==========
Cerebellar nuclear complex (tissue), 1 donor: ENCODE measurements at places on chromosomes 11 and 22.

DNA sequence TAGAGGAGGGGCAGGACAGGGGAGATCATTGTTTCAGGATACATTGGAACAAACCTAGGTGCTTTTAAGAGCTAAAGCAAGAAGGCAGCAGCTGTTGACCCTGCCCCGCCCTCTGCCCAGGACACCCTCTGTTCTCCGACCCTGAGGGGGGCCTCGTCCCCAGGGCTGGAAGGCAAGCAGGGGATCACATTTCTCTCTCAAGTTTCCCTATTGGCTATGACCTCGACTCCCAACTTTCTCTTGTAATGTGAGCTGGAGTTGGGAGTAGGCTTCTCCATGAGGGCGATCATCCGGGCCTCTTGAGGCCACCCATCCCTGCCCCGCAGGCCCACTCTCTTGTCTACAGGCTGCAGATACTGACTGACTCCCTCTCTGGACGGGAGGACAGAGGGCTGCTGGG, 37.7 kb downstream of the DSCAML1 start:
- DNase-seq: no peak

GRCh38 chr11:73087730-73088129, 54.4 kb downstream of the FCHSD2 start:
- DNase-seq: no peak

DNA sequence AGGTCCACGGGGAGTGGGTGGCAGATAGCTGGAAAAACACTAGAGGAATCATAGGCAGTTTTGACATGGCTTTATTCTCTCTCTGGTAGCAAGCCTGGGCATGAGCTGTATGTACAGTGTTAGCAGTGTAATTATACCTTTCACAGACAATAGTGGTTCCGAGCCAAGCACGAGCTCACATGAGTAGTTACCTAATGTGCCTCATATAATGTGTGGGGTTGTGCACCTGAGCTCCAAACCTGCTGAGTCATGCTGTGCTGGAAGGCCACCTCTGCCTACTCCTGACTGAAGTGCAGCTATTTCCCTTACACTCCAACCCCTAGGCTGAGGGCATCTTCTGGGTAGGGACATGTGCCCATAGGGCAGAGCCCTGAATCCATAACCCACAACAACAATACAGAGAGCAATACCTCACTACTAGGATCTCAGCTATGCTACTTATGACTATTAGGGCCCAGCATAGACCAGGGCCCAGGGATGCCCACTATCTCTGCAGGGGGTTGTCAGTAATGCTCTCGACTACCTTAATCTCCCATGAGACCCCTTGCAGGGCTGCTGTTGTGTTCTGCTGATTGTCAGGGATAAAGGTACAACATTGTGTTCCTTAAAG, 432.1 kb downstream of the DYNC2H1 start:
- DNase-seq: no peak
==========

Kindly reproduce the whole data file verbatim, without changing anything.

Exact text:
Cerebellar nuclear complex (tissue), 1 donor: ENCODE measurements at places on chromosomes 11 and 22.

DNA sequence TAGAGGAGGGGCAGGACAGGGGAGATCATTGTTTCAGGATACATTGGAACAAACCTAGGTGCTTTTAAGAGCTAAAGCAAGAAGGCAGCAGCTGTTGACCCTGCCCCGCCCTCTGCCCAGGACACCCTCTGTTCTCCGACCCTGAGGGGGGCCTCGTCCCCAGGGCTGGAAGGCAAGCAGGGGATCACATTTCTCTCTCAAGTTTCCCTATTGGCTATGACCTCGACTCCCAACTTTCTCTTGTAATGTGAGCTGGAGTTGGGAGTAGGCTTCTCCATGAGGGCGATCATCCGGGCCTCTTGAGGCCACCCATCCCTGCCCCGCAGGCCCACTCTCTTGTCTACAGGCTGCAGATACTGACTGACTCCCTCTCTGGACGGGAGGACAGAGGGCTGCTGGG, 37.7 kb downstream of the DSCAML1 start:
- DNase-seq: no peak

GRCh38 chr11:73087730-73088129, 54.4 kb downstream of the FCHSD2 start:
- DNase-seq: no peak

DNA sequence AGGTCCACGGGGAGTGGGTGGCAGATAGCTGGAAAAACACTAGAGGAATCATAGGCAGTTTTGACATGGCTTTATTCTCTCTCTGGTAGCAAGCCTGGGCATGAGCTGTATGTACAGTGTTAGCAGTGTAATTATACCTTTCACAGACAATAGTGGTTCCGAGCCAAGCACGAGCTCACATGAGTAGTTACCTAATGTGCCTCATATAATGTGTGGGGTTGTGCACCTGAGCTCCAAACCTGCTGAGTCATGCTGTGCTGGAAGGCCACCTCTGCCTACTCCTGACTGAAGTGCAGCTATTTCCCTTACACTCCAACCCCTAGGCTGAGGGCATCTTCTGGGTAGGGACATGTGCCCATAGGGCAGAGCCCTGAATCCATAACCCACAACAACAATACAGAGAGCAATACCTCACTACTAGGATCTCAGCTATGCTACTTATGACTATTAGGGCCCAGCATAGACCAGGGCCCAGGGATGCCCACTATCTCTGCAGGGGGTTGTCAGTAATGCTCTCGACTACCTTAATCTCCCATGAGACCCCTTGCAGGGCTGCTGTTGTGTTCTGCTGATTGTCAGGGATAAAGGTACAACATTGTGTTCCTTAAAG, 432.1 kb downstream of the DYNC2H1 start:
- DNase-seq: no peak